Integrated Bubblewrap Support in LiteSpeed Web Servers

Bubblewrap in LiteSpeed Web Server

The LiteSpeed family of high performance web servers offers a number of ways to isolate requests, thereby providing protection against attack. In upcoming releases of LiteSpeed Enterprise (6.0) and OpenLiteSpeed (1.6.15), we have added integrated support for bubblewrap by Flatpak, providing even greater isolation and protection against attack.

What’s so great about bubblewrap?

Bubblewrap is a lightweight sandbox application written by Flatpak, and is described in their wiki here. What it does is implement Linux namespaces, which basically gives the application (LiteSpeed in this case) a full sandbox, which includes operating-system-supported isolated mounts, user/group IDs, interprocess communications, users, cgroups, host names and more.

For example, with isolated mount namespaces: each request can only see the file system designated for that request and can even be denied write access to any files within any directories you specify.

With isolated users and groups, the user will only be able to see their own user ID, group ID and capabilities. The default even creates independent /etc/passwd and /etc/group files with the contents you specify.

With isolated interprocess communications each process can only see the named pipes, or Unix Domain Sockets you specify, which limits the applications that a process can contact. It’s impossible to communicate with applications without specified file system access.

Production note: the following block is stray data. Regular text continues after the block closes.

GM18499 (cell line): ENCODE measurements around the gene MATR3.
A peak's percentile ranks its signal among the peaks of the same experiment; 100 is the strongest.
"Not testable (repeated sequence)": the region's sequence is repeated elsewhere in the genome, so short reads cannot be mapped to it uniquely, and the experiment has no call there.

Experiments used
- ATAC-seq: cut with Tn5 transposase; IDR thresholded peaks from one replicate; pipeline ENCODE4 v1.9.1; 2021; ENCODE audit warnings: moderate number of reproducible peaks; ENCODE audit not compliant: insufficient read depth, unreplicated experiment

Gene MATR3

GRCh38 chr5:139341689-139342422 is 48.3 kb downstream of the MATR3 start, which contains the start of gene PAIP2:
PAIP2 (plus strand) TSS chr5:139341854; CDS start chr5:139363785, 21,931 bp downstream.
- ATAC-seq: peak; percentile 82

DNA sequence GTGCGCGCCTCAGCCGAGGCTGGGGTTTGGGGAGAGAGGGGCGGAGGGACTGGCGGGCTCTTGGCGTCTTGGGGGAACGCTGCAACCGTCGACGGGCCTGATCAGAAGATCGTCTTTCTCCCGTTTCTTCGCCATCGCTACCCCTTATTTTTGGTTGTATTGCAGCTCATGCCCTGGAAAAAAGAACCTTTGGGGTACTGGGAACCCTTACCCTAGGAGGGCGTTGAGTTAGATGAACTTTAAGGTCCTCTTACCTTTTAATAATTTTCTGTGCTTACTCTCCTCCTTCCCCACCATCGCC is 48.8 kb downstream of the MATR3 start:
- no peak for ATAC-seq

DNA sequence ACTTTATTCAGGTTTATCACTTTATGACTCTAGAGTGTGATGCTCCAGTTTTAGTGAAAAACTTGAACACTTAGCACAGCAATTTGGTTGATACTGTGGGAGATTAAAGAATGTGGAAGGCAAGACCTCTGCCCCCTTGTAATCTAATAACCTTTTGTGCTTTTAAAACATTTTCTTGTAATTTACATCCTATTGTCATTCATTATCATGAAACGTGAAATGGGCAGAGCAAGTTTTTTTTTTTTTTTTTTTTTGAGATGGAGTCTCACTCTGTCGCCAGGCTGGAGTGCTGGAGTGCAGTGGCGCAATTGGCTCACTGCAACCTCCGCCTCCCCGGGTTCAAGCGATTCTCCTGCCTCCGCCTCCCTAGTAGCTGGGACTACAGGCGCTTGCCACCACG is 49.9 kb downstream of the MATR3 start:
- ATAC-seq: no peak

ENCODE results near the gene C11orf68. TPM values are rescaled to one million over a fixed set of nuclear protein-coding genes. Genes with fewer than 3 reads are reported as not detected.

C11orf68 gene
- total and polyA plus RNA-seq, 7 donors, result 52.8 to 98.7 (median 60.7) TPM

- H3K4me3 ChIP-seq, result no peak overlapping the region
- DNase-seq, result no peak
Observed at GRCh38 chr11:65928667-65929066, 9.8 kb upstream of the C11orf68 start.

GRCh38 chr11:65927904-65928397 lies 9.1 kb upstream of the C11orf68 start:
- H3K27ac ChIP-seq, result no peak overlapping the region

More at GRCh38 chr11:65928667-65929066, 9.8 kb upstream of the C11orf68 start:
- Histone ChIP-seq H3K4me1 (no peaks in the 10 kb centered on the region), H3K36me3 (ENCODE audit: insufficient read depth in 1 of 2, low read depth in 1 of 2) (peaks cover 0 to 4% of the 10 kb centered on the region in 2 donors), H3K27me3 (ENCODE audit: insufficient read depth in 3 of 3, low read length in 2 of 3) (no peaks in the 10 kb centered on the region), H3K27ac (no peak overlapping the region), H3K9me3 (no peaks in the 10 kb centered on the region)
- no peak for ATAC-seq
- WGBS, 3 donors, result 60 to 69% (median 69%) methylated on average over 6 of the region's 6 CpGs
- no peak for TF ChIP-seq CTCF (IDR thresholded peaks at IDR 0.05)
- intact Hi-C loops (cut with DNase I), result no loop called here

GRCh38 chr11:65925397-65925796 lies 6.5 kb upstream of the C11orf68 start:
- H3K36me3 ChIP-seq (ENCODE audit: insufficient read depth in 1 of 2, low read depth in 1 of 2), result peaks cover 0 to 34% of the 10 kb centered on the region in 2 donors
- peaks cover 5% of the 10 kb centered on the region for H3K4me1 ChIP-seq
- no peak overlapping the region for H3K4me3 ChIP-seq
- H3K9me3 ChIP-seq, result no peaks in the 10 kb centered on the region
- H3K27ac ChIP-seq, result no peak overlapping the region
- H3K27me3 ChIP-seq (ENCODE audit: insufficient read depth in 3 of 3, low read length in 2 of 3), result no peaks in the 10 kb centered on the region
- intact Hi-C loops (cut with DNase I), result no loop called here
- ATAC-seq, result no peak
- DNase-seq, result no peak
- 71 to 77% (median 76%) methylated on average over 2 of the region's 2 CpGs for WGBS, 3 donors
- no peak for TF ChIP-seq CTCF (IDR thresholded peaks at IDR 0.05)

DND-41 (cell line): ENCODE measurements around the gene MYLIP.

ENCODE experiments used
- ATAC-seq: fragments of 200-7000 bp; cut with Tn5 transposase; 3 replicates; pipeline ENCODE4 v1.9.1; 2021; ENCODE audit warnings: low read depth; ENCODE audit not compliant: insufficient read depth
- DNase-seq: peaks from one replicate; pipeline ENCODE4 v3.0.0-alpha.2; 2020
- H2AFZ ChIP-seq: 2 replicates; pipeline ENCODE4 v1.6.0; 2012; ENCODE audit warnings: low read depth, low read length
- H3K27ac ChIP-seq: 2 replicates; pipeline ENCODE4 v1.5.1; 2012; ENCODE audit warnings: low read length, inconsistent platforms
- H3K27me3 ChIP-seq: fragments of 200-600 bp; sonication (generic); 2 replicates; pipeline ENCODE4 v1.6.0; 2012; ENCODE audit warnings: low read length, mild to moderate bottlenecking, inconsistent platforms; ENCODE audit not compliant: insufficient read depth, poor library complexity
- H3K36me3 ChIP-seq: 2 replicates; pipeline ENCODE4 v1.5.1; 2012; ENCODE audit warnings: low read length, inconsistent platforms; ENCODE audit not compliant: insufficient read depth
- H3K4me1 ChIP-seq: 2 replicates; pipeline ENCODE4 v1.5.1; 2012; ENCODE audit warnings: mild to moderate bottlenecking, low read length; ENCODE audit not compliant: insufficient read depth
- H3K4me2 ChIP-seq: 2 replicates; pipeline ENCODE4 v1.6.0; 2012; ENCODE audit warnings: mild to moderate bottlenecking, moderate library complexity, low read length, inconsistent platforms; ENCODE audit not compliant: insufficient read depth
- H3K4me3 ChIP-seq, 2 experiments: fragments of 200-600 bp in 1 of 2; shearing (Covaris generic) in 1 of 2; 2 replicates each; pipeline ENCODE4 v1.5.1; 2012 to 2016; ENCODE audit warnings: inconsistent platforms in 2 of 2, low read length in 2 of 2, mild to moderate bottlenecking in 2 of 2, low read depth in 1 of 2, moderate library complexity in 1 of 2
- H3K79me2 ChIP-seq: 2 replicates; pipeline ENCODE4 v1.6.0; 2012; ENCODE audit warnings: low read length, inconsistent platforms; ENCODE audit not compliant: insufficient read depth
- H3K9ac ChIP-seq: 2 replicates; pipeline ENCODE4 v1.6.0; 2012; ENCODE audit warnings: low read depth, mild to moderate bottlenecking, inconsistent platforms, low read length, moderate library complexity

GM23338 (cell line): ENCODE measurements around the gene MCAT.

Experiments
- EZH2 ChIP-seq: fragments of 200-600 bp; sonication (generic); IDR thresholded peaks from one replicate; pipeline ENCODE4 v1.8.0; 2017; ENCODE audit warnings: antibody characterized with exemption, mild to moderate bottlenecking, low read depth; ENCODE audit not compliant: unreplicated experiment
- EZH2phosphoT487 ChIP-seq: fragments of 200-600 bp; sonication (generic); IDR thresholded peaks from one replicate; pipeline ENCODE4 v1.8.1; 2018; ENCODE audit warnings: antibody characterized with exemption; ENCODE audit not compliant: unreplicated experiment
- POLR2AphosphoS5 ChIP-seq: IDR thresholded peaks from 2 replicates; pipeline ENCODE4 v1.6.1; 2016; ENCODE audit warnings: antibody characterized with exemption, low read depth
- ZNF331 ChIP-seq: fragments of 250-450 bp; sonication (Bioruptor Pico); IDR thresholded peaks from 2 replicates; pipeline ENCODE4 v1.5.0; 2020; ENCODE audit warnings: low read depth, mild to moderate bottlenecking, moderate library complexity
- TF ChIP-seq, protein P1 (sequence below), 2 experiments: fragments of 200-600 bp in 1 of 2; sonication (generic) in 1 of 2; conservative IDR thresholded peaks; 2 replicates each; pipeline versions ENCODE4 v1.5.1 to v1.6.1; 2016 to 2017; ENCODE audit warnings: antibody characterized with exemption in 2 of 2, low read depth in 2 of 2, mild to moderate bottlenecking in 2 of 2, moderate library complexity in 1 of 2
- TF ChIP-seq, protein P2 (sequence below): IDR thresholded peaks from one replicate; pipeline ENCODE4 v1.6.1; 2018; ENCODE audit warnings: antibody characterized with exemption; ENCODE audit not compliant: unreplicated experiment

Similar to, but perhaps less comprehensive than, CloudLinux CageFS, a bubblewrap’d process is utterly independent. Thus significantly reducing the opportunities for an attack.

Why integrate it?

Use of bubblewrap may be configured into previous versions of LiteSpeed (or other web servers), however, it requires complex reconfiguration of your server in order to call the bwrap program directly, and call your program from it. By integrating it into LiteSpeed, bubblewrap works for a large number of application types and requires a very simple configuration change.

Integration allows it to operate on CGI applications as well as FCGI applications, which would not be possible without integration.

How to bubblewrap in LiteSpeed Web Server

In most cases you can enable bubblewrap in your existing LiteSpeed configuration by setting Bubblewrap Container to On in your security configuration. Details for OpenLiteSpeed are here.

If you do not customize a Bubblewrap Command (and most users will not) it will use the default of:

/bin/bwrap --ro-bind /usr /usr --ro-bind /lib /lib --ro-bind-try /lib64 /lib64 --ro-bind /bin /bin --ro-bind /sbin /sbin --dir /var --dir /tmp --proc /proc --symlink../tmp var/tmp --dev /dev --ro-bind-try /etc/localtime /etc/localtime --ro-bind-try /etc/ /etc/ --ro-bind-try /etc/resolv.conf /etc/resolv.conf --ro-bind-try /etc/ssl /etc/ssl --ro-bind-try /etc/pki /etc/pki --ro-bind-try /etc/man_db.conf /etc/man_db.conf --ro-bind-try /home/$USER /home/$USER --bind-try /var/lib/mysql/mysql.sock /var/lib/mysql/mysql.sock --bind-try /home/mysql/mysql.sock /home/mysql/mysql.sock --bind-try /tmp/mysql.sock /tmp/mysql.sock  --unshare-all --share-net --die-with-parent --dir /run/user/$UID '$PASSWD 65534' '$GROUP 65534'

The key to the isolation is the bubblewrap parameters --unshare-all and --share-net.

  • --unshare-all specifies all of the isolation mentioned above.
  • --share-net is required to allow your application access to networking.

Let’s see the isolation this gives you. The first parameter is simply the location of the bubblewrap program. The rest of the parameters will: